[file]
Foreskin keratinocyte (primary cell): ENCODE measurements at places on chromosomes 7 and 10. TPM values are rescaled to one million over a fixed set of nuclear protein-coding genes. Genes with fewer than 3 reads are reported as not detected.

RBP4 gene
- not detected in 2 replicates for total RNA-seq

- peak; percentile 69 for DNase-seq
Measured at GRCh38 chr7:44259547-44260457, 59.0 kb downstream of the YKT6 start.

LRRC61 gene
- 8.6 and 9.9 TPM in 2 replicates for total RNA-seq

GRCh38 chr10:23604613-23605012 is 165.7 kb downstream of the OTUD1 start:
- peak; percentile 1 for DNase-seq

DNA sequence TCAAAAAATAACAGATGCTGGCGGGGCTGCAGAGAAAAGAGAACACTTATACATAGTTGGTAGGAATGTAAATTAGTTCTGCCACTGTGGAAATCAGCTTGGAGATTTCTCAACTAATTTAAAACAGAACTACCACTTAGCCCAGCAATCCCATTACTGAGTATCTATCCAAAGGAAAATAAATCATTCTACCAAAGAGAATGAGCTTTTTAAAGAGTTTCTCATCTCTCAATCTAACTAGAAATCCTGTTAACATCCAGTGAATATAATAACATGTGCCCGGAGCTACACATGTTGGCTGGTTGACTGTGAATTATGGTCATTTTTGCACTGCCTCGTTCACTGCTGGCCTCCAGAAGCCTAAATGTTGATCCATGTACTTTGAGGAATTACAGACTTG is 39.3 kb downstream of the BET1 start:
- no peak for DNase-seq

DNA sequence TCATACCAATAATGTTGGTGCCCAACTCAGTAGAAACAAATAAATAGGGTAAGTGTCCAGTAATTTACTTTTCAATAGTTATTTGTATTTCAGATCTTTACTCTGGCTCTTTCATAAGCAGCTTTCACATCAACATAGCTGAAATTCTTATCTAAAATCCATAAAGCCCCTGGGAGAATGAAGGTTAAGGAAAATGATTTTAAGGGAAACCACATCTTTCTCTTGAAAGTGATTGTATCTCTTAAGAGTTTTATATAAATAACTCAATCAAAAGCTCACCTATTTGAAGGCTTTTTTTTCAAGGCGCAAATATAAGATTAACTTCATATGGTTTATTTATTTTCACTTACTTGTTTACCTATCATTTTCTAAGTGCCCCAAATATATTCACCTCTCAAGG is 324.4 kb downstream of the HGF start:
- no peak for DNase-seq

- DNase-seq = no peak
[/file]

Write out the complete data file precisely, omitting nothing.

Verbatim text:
Foreskin keratinocyte (primary cell): ENCODE measurements at places on chromosomes 7 and 10. TPM values are rescaled to one million over a fixed set of nuclear protein-coding genes. Genes with fewer than 3 reads are reported as not detected.

RBP4 gene
- not detected in 2 replicates for total RNA-seq

- peak; percentile 69 for DNase-seq
Measured at GRCh38 chr7:44259547-44260457, 59.0 kb downstream of the YKT6 start.

LRRC61 gene
- 8.6 and 9.9 TPM in 2 replicates for total RNA-seq

GRCh38 chr10:23604613-23605012 is 165.7 kb downstream of the OTUD1 start:
- peak; percentile 1 for DNase-seq

DNA sequence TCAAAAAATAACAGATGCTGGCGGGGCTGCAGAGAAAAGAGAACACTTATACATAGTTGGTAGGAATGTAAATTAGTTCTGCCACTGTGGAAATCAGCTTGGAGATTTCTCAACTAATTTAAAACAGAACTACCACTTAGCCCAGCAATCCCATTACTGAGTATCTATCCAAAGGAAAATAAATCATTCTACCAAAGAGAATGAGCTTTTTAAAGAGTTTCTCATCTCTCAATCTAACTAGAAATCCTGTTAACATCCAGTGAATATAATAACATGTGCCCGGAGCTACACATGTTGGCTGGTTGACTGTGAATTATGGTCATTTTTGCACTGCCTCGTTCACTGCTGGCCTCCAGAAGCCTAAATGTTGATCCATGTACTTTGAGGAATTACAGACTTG is 39.3 kb downstream of the BET1 start:
- no peak for DNase-seq

DNA sequence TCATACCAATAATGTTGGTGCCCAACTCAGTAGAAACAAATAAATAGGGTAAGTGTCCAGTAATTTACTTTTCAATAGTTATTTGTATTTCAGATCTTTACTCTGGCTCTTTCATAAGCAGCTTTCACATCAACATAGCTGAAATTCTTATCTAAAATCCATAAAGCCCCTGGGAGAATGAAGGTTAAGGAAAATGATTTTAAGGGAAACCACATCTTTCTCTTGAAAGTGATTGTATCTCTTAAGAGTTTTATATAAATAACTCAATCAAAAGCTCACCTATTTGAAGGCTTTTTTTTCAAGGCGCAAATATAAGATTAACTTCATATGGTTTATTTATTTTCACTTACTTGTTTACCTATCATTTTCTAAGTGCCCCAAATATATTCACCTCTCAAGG is 324.4 kb downstream of the HGF start:
- no peak for DNase-seq

- DNase-seq = no peak